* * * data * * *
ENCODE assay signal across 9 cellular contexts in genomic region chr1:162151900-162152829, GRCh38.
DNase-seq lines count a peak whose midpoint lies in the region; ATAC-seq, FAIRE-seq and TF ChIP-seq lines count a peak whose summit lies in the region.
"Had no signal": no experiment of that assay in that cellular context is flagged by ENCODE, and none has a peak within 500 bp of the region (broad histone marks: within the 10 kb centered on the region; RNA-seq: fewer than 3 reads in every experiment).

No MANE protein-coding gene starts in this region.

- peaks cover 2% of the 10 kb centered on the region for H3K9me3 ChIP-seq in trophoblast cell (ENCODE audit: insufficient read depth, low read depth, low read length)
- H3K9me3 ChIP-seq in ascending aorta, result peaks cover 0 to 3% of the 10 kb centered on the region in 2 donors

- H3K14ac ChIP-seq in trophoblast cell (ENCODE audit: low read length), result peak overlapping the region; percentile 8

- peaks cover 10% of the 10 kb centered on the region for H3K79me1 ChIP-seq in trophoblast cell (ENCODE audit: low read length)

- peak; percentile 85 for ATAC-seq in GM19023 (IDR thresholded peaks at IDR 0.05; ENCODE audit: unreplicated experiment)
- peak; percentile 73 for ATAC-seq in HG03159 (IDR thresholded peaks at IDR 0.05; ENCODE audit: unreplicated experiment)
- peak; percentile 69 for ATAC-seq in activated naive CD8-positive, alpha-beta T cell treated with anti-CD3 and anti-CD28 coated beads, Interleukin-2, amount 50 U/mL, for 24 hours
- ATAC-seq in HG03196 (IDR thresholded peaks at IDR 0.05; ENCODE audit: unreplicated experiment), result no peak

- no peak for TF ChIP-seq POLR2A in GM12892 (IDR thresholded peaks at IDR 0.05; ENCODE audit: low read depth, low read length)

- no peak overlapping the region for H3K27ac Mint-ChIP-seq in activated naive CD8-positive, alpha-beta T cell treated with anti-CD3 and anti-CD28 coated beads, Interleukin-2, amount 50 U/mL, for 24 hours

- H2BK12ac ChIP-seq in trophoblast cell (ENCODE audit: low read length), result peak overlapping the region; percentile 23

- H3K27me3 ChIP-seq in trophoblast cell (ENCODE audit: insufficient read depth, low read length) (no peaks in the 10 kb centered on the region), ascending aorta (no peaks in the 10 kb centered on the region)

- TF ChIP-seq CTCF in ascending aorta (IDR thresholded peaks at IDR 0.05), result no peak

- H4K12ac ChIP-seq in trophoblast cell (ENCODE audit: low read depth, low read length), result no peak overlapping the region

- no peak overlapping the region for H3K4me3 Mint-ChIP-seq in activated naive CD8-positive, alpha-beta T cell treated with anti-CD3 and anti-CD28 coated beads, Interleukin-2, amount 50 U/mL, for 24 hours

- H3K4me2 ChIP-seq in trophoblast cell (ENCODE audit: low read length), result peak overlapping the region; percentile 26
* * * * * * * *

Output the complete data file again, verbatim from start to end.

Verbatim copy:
ENCODE assay signal across 9 cellular contexts in genomic region chr1:162151900-162152829, GRCh38.
DNase-seq lines count a peak whose midpoint lies in the region; ATAC-seq, FAIRE-seq and TF ChIP-seq lines count a peak whose summit lies in the region.
"Had no signal": no experiment of that assay in that cellular context is flagged by ENCODE, and none has a peak within 500 bp of the region (broad histone marks: within the 10 kb centered on the region; RNA-seq: fewer than 3 reads in every experiment).

No MANE protein-coding gene starts in this region.

- peaks cover 2% of the 10 kb centered on the region for H3K9me3 ChIP-seq in trophoblast cell (ENCODE audit: insufficient read depth, low read depth, low read length)
- H3K9me3 ChIP-seq in ascending aorta, result peaks cover 0 to 3% of the 10 kb centered on the region in 2 donors

- H3K14ac ChIP-seq in trophoblast cell (ENCODE audit: low read length), result peak overlapping the region; percentile 8

- peaks cover 10% of the 10 kb centered on the region for H3K79me1 ChIP-seq in trophoblast cell (ENCODE audit: low read length)

- peak; percentile 85 for ATAC-seq in GM19023 (IDR thresholded peaks at IDR 0.05; ENCODE audit: unreplicated experiment)
- peak; percentile 73 for ATAC-seq in HG03159 (IDR thresholded peaks at IDR 0.05; ENCODE audit: unreplicated experiment)
- peak; percentile 69 for ATAC-seq in activated naive CD8-positive, alpha-beta T cell treated with anti-CD3 and anti-CD28 coated beads, Interleukin-2, amount 50 U/mL, for 24 hours
- ATAC-seq in HG03196 (IDR thresholded peaks at IDR 0.05; ENCODE audit: unreplicated experiment), result no peak

- no peak for TF ChIP-seq POLR2A in GM12892 (IDR thresholded peaks at IDR 0.05; ENCODE audit: low read depth, low read length)

- no peak overlapping the region for H3K27ac Mint-ChIP-seq in activated naive CD8-positive, alpha-beta T cell treated with anti-CD3 and anti-CD28 coated beads, Interleukin-2, amount 50 U/mL, for 24 hours

- H2BK12ac ChIP-seq in trophoblast cell (ENCODE audit: low read length), result peak overlapping the region; percentile 23

- H3K27me3 ChIP-seq in trophoblast cell (ENCODE audit: insufficient read depth, low read length) (no peaks in the 10 kb centered on the region), ascending aorta (no peaks in the 10 kb centered on the region)

- TF ChIP-seq CTCF in ascending aorta (IDR thresholded peaks at IDR 0.05), result no peak

- H4K12ac ChIP-seq in trophoblast cell (ENCODE audit: low read depth, low read length), result no peak overlapping the region

- no peak overlapping the region for H3K4me3 Mint-ChIP-seq in activated naive CD8-positive, alpha-beta T cell treated with anti-CD3 and anti-CD28 coated beads, Interleukin-2, amount 50 U/mL, for 24 hours

- H3K4me2 ChIP-seq in trophoblast cell (ENCODE audit: low read length), result peak overlapping the region; percentile 26